Khamenei told a group of visitors Monday that he had issued orders for the country’s Atomic Energy Organization to increase its enrichment capacity to 190,000 centrifuges, provisionally, in accordance with the JCPOA.

President Donald Trump withdrew the United States from the 2015 nuclear accord last month. Britain, France and Germany have been attempting to salvage the deal that Trump has described as “horrible” and “one-sided.”

 

Iran's head of the country's Atomic Energy Organization, Ali Akbar Salehi, attends a seminar in Tokyo, Japan, Nov. 5, 2015. logo LIVE MIDDLE EAST Iran Prepares to Resume Nuclear Enrichment Activity June 06, 2018 1:16 PM Edward Yeranian FILE: A bicyclist passes the nuclear power plant just outside Bushehr, Iran, Oct. 26, 2010. FILE: A bicyclist passes the nuclear power plant just outside Bushehr, Iran, Oct. 26, 2010. Share See comments CAIRO — Iran has informed the International Atomic Energy Agency it will resume testing of a new generation of nuclear centrifuges Wednesday. Ali Akbar Salehi, the head of Iran's nuclear energy agency, said Tehran would remain within the framework of the Joint Comprehensive Plan of Action, or JCPOA, nuclear deal reached with the five permanent members of the United Nations plus Germany. Salehi added that the accord allowed Iran to test a new generation of nuclear centrifuges and that his country's nuclear program is intended for peaceful civilian purposes. Salehi says Supreme Leader Ayatollah Ali Khamenei issued a religious edict years ago that banned nuclear weapons. FILE - Iran's head of the country's Atomic Energy Organization, Ali Akbar Salehi, attends a seminar in Tokyo, Japan, Nov. 5, 2015. FILE - Iran's head of the country's Atomic Energy Organization, Ali Akbar Salehi, attends a seminar in Tokyo, Japan, Nov. 5, 2015. Khamenei told a group of visitors Monday that he had issued orders for the country's Atomic Energy Organization to increase its enrichment capacity to 190,000 centrifuges, provisionally, in accordance with the JCPOA. President Donald Trump withdrew the United States from the 2015 nuclear accord last month. Britain, France and Germany have been attempting to salvage the deal that Trump has described as "horrible" and "one-sided." Former Iranian President Abolha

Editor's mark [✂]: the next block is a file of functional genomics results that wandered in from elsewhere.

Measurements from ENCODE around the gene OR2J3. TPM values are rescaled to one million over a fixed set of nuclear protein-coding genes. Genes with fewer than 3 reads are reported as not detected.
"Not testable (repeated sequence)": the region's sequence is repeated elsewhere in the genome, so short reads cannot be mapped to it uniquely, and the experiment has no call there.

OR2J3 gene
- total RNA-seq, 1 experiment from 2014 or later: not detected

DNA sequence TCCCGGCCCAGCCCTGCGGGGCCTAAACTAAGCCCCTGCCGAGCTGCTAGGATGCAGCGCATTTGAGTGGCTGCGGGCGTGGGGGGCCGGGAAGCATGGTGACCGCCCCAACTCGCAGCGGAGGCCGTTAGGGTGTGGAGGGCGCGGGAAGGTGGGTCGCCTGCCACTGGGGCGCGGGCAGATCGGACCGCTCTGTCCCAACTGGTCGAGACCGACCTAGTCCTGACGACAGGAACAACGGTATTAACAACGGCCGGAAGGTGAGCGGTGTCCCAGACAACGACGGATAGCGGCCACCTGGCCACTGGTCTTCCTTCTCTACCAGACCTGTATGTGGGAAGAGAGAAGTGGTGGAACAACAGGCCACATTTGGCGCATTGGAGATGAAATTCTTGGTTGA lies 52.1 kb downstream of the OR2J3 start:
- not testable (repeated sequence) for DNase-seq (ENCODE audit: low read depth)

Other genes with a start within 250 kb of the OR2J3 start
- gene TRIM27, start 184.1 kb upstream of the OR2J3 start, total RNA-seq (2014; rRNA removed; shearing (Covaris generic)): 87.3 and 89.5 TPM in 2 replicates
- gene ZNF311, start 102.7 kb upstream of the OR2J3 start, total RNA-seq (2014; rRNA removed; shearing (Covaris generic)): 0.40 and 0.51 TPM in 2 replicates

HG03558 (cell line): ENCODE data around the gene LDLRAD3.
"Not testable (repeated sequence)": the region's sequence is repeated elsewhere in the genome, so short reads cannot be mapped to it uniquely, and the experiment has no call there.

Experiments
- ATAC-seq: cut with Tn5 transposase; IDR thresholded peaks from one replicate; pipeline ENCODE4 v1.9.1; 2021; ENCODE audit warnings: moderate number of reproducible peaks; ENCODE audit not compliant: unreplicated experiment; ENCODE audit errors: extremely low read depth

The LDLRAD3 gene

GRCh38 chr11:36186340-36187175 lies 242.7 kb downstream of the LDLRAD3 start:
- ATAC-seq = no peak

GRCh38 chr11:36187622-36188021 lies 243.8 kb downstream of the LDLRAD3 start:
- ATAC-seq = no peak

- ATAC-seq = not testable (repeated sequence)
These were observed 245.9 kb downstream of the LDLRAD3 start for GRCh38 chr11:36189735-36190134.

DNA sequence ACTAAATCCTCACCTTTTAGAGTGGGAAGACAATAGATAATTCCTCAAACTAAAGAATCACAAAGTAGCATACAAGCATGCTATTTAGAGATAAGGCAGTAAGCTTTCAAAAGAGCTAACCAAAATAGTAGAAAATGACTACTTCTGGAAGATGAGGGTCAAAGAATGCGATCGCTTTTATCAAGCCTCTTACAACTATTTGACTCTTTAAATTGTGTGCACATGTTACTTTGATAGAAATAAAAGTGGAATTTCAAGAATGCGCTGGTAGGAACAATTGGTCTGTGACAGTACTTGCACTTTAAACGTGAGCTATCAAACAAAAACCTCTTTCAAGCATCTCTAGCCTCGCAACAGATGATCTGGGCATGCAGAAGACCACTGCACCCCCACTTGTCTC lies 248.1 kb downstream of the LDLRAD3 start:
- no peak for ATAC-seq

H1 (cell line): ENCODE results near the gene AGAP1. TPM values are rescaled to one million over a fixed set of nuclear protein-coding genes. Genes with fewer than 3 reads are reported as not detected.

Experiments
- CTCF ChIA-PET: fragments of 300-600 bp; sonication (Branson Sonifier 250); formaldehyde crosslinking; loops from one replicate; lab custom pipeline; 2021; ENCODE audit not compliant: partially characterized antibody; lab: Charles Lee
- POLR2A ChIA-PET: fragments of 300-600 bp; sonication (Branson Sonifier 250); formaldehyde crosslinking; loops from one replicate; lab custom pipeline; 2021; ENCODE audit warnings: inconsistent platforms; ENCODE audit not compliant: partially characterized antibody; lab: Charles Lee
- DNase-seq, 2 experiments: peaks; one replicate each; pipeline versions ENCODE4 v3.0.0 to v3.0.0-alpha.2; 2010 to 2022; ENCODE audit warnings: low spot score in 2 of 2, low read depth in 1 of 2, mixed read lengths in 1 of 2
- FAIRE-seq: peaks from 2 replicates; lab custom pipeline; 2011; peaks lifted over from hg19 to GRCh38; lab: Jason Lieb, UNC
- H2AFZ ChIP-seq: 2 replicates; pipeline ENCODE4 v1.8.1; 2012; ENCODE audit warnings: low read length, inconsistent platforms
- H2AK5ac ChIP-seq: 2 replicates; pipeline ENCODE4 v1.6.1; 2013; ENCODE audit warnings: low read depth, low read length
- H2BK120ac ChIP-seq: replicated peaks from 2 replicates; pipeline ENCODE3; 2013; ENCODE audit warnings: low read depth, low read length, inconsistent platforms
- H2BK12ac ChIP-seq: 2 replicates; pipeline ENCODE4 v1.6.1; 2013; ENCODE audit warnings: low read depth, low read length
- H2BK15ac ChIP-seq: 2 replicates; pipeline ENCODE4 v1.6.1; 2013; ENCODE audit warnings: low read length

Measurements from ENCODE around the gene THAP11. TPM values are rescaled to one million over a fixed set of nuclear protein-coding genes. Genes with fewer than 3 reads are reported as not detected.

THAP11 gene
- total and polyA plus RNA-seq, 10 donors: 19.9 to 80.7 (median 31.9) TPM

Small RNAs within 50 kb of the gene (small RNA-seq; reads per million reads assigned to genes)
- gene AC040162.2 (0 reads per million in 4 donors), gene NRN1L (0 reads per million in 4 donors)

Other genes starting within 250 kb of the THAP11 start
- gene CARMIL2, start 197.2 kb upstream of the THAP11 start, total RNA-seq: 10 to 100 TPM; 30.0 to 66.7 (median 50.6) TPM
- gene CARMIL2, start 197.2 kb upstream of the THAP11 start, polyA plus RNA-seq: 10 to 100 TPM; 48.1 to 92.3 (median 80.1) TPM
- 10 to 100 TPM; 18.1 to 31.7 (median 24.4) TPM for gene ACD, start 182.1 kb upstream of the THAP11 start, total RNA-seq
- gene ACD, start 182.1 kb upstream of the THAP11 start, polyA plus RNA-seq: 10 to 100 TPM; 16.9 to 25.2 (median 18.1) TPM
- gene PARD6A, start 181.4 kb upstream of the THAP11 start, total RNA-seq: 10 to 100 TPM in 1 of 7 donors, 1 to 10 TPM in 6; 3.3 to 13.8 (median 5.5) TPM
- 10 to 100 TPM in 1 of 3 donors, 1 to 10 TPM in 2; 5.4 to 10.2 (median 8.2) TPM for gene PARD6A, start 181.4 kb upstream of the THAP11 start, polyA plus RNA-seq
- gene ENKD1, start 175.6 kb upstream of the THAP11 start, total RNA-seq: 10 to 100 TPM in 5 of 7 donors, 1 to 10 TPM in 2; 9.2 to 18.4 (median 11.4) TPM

Iran’s head of the country’s Atomic Energy Organization, Ali Akbar Salehi, attends a seminar in Tokyo, Japan, Nov. 5, 2015. VOA

 

Former Iranian President Abolhassan Bani Sadr told VOA he thinks Khamenei’s decision to resume nuclear enrichment capacity is “not a well-thought out move,” and that it is having negative consequences on regional interests.

According to Bani Sadr, the decision strengthens Israeli Prime Minister Benjamin Netanyahu’s charge that Iran represents a threat to Israel and must evacuate its forces from Syria, as requested by the U.S.-Israeli-Saudi axis.

In addition, said Bani Sadr, Khamenei’s statement that Israel will be “eradicated from the face of the Earth” negatively influences public opinion against Tehran.

Khattar Abou Diab, a political science professor at the University of Paris, tells VOA that Khamenei’s decision was aimed at pressuring Europe into gaining concessions from the United States. While France’s foreign minister spoke of “red lines” that Iran must not cross, Paris, Berlin and London have asked to be exempted from new economic sanctions Trump imposed on Iran.

Also read: Israel warn Iran hints war Middle East

  • Abou Diab argues that despite Iran’s bluster, it “fears any eventual reaction or backlash from Washington.” (VOA)

Next Story